The Trade Desk CEO Jeff Green uses data science for CSUCI philanthropic gifts

by Kim Lamb Gregory

The data science that transformed The Trade Desk (TTD) from a two-person startup into a $40-billion dollar global enterprise can be used to address inequities in society, according to The Trade Desk’s Chief Executive Officer (CEO) and co-founder Jeff Green.

Green built The Trade Desk based on data science, and wants to use that same approach for the world of disparity—looking at data on why students drop out and what interventions are effective. This way,  philanthropists like Green can target their gifts where they will have the most impact.

Green agrees that CSUCI’s peer mentorship programs are among the University’s most powerful strategies to support students from their first day as a freshman to their last day as a senior as they graduate—on time. 

After COVID-19 hit, the Jeff Green Family Foundation made a $250,000 gift to strengthen the University’s peer mentorship programs like PEEP (Peer Education & Equity Program), which provides peer mentors for students who are the first in their generation to attend college.

Green offered several reasons as to why he decided to invest in CSUCI.

“First, I believe in the students. We’ve hired a lot of CSUCI students at The Trade Desk. They’re scrappy, hardworking and well-educated,” Green said. “Second, I believe in the leadership at CSUCI. Since the school wasn’t founded that long ago, there is a chance to rethink and reimagine higher education. I believe CSUCI is doing what others would do if they could hit the reset button. And they have the leadership to do it.”

The Green Family Foundation gift made it possible to hire 15 new peer mentors for the fall 2020 semester and to support a staff position to help keep the peer mentor infrastructure strong.

Jeff GreenThe foundation then contributed an additional $250,000 in a tiered scholarship fund designed to encourage CSUCI students to stay in school.

Staying in school to graduate on time is central to a student’s success, so President Erika Beck was especially pleased to see students get this kind of support from Green.

“I am incredibly grateful to have a community partner who is dedicated to utilizing data to drive philanthropic support in a manner that optimizes impact on student success,” Beck said. “His deep commitment to equity and inclusion, not only supports our University's work, but also supports his efforts in creating a diverse and inclusive workforce.”

The program was set up so that qualified recipients would receive increasing amounts of scholarship funding each year they remained in college.

“There is a lot of diversity in our community and there are very few places where that all comes together. CSUCI is one of those places.” –Jeff Green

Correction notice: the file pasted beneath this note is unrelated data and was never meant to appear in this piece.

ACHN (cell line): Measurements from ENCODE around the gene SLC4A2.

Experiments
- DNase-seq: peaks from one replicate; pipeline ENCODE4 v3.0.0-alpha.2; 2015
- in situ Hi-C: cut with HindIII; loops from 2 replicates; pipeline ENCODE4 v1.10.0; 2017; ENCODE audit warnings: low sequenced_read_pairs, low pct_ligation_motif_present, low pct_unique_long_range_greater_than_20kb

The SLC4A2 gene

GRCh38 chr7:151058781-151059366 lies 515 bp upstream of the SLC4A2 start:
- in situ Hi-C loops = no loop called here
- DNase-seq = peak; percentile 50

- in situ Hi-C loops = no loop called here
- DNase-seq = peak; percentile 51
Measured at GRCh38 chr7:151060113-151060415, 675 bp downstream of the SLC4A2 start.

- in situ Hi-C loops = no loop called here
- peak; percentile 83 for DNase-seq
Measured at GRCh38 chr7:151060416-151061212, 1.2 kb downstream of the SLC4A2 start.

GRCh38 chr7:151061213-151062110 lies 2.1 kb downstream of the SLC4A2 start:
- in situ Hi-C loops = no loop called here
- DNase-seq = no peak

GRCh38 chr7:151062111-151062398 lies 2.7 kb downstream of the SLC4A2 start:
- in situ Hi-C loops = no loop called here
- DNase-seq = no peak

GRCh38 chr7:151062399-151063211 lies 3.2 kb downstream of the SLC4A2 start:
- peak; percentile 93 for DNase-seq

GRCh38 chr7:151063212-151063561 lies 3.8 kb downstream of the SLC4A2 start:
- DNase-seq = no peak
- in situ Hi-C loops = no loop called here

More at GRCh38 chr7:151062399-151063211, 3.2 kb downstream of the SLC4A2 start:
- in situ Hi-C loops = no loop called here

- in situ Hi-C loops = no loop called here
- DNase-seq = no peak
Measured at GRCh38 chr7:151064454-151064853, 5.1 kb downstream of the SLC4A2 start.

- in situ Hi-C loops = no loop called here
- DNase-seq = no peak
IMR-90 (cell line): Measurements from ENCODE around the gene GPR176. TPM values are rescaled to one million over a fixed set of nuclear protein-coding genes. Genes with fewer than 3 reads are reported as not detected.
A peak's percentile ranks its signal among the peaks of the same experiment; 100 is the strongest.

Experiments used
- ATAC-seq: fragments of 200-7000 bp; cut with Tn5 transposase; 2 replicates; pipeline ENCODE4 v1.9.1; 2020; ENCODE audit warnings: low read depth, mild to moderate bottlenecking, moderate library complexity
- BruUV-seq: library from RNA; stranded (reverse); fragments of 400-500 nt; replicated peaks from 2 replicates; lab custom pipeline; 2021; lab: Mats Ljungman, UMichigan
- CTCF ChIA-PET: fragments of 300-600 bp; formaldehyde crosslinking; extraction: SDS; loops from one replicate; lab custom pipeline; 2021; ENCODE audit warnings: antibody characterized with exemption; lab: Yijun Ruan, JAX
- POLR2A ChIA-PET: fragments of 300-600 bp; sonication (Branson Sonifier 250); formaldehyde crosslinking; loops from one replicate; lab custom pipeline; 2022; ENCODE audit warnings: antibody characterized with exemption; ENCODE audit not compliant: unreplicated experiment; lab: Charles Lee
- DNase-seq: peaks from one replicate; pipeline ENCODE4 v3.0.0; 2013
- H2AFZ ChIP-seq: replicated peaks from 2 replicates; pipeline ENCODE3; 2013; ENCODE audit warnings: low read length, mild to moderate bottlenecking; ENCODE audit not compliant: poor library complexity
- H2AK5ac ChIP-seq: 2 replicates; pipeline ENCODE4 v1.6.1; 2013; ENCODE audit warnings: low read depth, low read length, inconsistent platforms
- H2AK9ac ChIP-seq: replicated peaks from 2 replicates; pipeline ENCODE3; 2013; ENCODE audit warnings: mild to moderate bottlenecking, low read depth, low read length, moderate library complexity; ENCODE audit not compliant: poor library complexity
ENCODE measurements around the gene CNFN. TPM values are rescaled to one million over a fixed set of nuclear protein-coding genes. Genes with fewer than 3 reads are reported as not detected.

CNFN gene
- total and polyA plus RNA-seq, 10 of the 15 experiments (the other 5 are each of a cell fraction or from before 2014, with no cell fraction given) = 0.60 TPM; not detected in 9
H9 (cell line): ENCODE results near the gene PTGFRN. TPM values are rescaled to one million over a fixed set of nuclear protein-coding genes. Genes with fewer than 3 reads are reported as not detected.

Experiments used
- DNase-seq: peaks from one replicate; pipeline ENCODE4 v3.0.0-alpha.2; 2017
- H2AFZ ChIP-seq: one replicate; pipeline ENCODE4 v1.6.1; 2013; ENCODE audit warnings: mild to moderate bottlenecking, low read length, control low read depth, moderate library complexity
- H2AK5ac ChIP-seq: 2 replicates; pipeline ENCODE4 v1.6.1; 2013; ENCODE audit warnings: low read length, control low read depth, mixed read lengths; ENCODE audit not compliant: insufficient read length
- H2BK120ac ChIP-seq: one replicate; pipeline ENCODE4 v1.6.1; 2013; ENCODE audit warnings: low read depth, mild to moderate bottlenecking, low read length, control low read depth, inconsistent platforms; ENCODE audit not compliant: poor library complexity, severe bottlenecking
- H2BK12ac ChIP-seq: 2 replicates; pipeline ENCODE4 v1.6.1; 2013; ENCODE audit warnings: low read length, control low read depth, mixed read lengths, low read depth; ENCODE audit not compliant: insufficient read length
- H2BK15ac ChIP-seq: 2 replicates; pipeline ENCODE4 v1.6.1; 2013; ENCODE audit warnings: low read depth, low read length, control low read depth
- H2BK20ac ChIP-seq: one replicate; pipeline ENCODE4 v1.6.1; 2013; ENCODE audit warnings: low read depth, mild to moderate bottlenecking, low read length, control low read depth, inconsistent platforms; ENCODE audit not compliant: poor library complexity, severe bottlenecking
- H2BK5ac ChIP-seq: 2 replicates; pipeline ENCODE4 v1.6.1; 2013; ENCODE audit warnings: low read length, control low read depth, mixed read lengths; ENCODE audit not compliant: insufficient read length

Ten CSUCI freshmen were identified to receive just under $1,500 for the fall and spring 2020 semester for a total of $2,940 per freshman. Fifteen sophomores were chosen to receive a total of $3,920 for both semesters. Fifteen juniors have been identified to receive almost $2,500 per semester to total $4,900 and 15 seniors have been tapped to receive a total of $5,880 per student during their last year at CSUCI.

To qualify, students with a demonstrated financial need were required to have 3.0 grade-point average or above and had to be enrolled for at least 15 credits.

The Trade Desk and the Jeff Green Family Foundation’s generosity actually began in December of 2019 when both entities provided a total gift of $105,000, which funded 75% of the peer mentor ambassadors.

During the spring 2020 semester, the peer mentor ambassadors served 138 unique students of which 94.2% have either graduated or are currently enrolled in fall 2020 classes.

Despite economic pressures of the pandemic, 91.9% of all CSUCI students enrolled in spring 2020 either graduated or returned for classes in fall of 2020.

Green said another reason he gave to CSUCI is because of the larger community.

“I believe in our community,” he said. “There is a lot of diversity in our community and there are very few places where that all comes together. CSUCI is one of those places. I think the greatest hope for any community is to educate its citizens well—all of them.”

An anonymous survey from peer mentor ambassadors during spring of 2020 suggests the impact of the foundation’s gift to support peer mentor ambassador stipends was significant.

“My family and I can sleep knowing we do not have to occasionally budget our groceries to ensure that we have enough money to pay for rent,” the student wrote. “This sense of security means that my younger sister and I can place all of our energy in doing our best as students.”

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© Fall 2020 / Volume 25 / Number 2 / Biannual

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